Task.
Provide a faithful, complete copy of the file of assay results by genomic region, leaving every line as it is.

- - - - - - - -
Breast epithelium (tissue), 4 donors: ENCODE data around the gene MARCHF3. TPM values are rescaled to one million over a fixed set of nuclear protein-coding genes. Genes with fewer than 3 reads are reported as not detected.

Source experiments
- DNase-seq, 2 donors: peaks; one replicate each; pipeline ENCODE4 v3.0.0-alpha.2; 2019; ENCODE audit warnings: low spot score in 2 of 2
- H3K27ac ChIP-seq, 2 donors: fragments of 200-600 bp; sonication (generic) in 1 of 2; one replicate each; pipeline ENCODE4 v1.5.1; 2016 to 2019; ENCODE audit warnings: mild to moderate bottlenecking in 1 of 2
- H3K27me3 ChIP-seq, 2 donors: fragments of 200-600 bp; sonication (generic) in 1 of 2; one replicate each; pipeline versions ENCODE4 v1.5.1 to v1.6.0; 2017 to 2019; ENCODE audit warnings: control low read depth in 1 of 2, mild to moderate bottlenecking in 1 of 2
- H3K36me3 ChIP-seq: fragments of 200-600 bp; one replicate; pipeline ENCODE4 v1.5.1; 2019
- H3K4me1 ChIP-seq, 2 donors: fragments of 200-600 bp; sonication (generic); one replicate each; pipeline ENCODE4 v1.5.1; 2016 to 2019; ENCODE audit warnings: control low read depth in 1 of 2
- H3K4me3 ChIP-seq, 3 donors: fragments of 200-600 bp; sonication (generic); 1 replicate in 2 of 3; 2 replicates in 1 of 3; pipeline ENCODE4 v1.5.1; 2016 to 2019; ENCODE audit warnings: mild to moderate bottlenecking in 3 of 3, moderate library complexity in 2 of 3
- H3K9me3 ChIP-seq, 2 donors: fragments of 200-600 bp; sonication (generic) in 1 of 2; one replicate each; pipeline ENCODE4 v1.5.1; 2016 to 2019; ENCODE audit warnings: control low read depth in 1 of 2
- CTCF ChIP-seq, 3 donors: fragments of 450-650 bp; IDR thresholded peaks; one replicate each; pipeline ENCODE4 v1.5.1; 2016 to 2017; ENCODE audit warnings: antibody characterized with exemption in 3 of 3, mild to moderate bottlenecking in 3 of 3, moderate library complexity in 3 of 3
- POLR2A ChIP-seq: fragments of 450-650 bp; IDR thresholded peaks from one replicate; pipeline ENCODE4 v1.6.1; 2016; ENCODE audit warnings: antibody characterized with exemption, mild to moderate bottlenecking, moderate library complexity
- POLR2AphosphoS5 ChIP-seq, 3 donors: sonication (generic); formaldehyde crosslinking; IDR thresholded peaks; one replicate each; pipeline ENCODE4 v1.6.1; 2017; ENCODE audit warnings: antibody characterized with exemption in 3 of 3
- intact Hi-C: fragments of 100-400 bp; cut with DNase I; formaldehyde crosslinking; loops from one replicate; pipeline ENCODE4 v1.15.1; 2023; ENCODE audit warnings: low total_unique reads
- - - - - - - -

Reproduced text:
Breast epithelium (tissue), 4 donors: ENCODE data around the gene MARCHF3. TPM values are rescaled to one million over a fixed set of nuclear protein-coding genes. Genes with fewer than 3 reads are reported as not detected.

Source experiments
- DNase-seq, 2 donors: peaks; one replicate each; pipeline ENCODE4 v3.0.0-alpha.2; 2019; ENCODE audit warnings: low spot score in 2 of 2
- H3K27ac ChIP-seq, 2 donors: fragments of 200-600 bp; sonication (generic) in 1 of 2; one replicate each; pipeline ENCODE4 v1.5.1; 2016 to 2019; ENCODE audit warnings: mild to moderate bottlenecking in 1 of 2
- H3K27me3 ChIP-seq, 2 donors: fragments of 200-600 bp; sonication (generic) in 1 of 2; one replicate each; pipeline versions ENCODE4 v1.5.1 to v1.6.0; 2017 to 2019; ENCODE audit warnings: control low read depth in 1 of 2, mild to moderate bottlenecking in 1 of 2
- H3K36me3 ChIP-seq: fragments of 200-600 bp; one replicate; pipeline ENCODE4 v1.5.1; 2019
- H3K4me1 ChIP-seq, 2 donors: fragments of 200-600 bp; sonication (generic); one replicate each; pipeline ENCODE4 v1.5.1; 2016 to 2019; ENCODE audit warnings: control low read depth in 1 of 2
- H3K4me3 ChIP-seq, 3 donors: fragments of 200-600 bp; sonication (generic); 1 replicate in 2 of 3; 2 replicates in 1 of 3; pipeline ENCODE4 v1.5.1; 2016 to 2019; ENCODE audit warnings: mild to moderate bottlenecking in 3 of 3, moderate library complexity in 2 of 3
- H3K9me3 ChIP-seq, 2 donors: fragments of 200-600 bp; sonication (generic) in 1 of 2; one replicate each; pipeline ENCODE4 v1.5.1; 2016 to 2019; ENCODE audit warnings: control low read depth in 1 of 2
- CTCF ChIP-seq, 3 donors: fragments of 450-650 bp; IDR thresholded peaks; one replicate each; pipeline ENCODE4 v1.5.1; 2016 to 2017; ENCODE audit warnings: antibody characterized with exemption in 3 of 3, mild to moderate bottlenecking in 3 of 3, moderate library complexity in 3 of 3
- POLR2A ChIP-seq: fragments of 450-650 bp; IDR thresholded peaks from one replicate; pipeline ENCODE4 v1.6.1; 2016; ENCODE audit warnings: antibody characterized with exemption, mild to moderate bottlenecking, moderate library complexity
- POLR2AphosphoS5 ChIP-seq, 3 donors: sonication (generic); formaldehyde crosslinking; IDR thresholded peaks; one replicate each; pipeline ENCODE4 v1.6.1; 2017; ENCODE audit warnings: antibody characterized with exemption in 3 of 3
- intact Hi-C: fragments of 100-400 bp; cut with DNase I; formaldehyde crosslinking; loops from one replicate; pipeline ENCODE4 v1.15.1; 2023; ENCODE audit warnings: low total_unique reads